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Jan. 6, 2010


(BROWNSVILLE, Texas) – Two Mexican nationals residing in the United States and charged in separate and unrelated cases, have each pleaded guilty to attempting to bribe a Customs and Border Protection (CBP) officer, United States Attorney Tim Johnson announced today.

Estanislao Saucedo Juarez, 51, a resident of Brownsville, and Edgar Ovilla, 32, a resident of Augusta, Ga., each pleaded guilty today in separate hearings before United States District Court Judge Hilda G. Tagle to offering and paying a $500 bribe to a CBP officer in exchange for being permitted to export a vehicle without complying with the required 72-hour waiting period.

Federal regulations require that the title of a vehicle being exported from the United States be turned over to CBP at least 72 hours prior to export. This regulation permits CBP to conduct a search of law enforcement communications systems for stolen vehicles and provides time for registered owners to file theft reports with the police before the vehicle is exported. 

This morning Juarez pleaded guilty and admitted that on Aug. 13, 2009, he arrived at the Brownsville and Matamoros International Port of Entry (POE) with a vehicle intending to export it into Mexico without having complied with the 72-hour export requirement. When advised by CBP officers he was subject to a fine for this failure, Juarez offered the officer a bribe to ignore the 72-hour export requirement. The officer escorted Juarez to an interview room and notified Immigration and Customs Enforcement – Office of Professional Responsibility of the bribe attempt. The officer and Juarez thereafter continued their conversation and, ultimately, Juarez offered and paid the officer a $500 bribe to permit him to walk out of the POE through a back door, to retain his (Juarez) resident alien card, to not be assessed a $500 fine per agency guidelines and to be permitted to exit the country with the vehicle without the 72-hour delay.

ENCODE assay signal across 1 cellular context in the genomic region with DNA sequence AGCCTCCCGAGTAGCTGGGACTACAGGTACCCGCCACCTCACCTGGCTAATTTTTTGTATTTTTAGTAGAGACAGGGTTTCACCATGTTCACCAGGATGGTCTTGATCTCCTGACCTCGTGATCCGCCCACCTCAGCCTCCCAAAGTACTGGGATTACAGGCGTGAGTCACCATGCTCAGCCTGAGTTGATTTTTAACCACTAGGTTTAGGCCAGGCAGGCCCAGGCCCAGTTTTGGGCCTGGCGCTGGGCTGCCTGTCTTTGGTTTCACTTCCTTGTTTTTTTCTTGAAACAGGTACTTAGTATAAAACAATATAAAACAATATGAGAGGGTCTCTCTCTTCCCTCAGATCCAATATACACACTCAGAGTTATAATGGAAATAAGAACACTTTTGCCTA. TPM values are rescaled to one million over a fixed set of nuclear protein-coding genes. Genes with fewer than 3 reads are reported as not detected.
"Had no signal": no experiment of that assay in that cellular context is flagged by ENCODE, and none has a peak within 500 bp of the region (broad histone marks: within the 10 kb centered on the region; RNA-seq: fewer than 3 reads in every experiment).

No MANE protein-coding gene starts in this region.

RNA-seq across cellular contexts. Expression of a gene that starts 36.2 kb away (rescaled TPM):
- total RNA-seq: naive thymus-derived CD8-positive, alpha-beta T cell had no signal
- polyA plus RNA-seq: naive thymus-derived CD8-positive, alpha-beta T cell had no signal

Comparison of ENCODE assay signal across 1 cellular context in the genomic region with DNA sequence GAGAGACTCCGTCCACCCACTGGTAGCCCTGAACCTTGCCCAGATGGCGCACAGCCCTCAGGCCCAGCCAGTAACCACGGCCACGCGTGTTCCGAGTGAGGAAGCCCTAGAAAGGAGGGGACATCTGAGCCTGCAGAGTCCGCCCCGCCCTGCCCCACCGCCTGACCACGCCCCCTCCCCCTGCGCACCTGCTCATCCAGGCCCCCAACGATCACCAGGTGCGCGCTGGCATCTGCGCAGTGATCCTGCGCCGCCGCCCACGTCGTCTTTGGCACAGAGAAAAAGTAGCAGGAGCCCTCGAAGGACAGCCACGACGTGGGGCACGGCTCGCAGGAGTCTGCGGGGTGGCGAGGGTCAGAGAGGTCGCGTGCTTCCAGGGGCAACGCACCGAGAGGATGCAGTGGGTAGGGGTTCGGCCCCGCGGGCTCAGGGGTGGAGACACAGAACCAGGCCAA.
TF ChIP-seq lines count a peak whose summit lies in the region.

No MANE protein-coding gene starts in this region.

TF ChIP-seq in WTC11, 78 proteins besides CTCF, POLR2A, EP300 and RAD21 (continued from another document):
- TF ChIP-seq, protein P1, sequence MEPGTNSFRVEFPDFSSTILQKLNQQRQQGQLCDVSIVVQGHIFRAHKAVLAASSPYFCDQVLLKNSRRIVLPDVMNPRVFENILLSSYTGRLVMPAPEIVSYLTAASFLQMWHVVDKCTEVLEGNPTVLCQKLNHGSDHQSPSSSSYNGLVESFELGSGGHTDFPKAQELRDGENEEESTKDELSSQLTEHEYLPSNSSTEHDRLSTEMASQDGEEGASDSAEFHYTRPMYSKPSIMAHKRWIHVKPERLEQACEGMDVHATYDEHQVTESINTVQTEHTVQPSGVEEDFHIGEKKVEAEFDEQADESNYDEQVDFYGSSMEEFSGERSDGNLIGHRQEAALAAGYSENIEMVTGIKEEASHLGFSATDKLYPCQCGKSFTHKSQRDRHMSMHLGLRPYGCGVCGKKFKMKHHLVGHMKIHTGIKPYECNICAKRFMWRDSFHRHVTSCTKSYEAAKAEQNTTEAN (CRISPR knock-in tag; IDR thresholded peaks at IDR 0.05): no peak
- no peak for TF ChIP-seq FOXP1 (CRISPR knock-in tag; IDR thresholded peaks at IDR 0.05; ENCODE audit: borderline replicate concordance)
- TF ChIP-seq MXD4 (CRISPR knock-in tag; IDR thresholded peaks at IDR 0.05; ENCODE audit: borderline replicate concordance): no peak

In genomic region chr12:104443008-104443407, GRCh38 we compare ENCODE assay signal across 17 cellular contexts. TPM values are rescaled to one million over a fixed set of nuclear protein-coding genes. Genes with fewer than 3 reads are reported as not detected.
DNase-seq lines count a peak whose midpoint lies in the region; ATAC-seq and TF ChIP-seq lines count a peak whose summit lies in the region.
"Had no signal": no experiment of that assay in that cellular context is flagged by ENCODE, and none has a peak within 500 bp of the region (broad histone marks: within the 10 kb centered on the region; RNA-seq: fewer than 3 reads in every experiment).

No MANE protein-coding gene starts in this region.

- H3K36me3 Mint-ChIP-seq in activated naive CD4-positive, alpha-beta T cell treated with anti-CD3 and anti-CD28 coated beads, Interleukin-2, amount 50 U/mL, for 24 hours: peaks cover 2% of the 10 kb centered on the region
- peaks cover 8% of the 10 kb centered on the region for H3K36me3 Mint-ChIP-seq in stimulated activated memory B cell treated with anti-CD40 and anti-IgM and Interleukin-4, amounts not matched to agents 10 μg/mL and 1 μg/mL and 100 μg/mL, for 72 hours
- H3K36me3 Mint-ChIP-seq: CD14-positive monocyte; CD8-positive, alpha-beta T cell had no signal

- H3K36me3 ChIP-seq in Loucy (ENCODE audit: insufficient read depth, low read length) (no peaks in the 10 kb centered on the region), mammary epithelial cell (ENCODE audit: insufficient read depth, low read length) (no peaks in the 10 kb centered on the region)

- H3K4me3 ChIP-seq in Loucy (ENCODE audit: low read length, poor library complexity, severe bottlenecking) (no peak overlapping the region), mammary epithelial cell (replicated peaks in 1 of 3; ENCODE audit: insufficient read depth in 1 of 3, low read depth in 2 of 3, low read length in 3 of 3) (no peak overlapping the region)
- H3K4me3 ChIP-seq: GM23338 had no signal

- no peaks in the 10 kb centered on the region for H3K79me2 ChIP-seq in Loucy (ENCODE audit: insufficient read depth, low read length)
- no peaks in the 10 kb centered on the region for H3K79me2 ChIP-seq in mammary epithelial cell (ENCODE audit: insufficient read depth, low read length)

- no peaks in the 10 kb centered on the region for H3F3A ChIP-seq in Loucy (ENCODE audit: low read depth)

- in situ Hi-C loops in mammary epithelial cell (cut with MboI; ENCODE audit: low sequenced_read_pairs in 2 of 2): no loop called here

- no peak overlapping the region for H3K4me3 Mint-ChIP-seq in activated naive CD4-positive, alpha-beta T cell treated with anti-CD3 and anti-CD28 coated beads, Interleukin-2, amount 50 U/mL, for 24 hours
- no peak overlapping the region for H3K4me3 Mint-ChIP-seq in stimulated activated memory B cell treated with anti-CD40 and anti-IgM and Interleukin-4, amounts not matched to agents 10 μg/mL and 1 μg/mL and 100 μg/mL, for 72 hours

In a separate and unrelated case, Ovilla pleaded guilty this afternoon admitting that on Oct. 24, 2009, he attempted to exit the United States into Mexico through the Veteran’s International (Los Tomates) Bridge POE with a vehicle for export without having complied with the 72-hour export requirement. When a CBP officer informed Ovilla he was in violation of the 72-hour requirement and could not export the vehicle at that time, Ovilla offered and paid a $500 bribe to the officer to let him continue into Mexico without the 72-hour delay.

Both men were arrested by ICE-OPR agents after paying the bribes. 

Attempting to bribe a public official carries a maximum penalty of 15 years imprisonment and a fine of up to $250,000, followed by a maximum five-year-period of supervised release. Both Juarez and Ovilla are scheduled to be sentenced by Judge Tagle on April 6, 2010. Juarez is in and will remain in federal custody without bond pending sentencing. Ovilla has been permitted to  remain on bond pending his sentencing hearing.

The cases are being prosecuted by Assistant United States Attorney Joseph Leonard.




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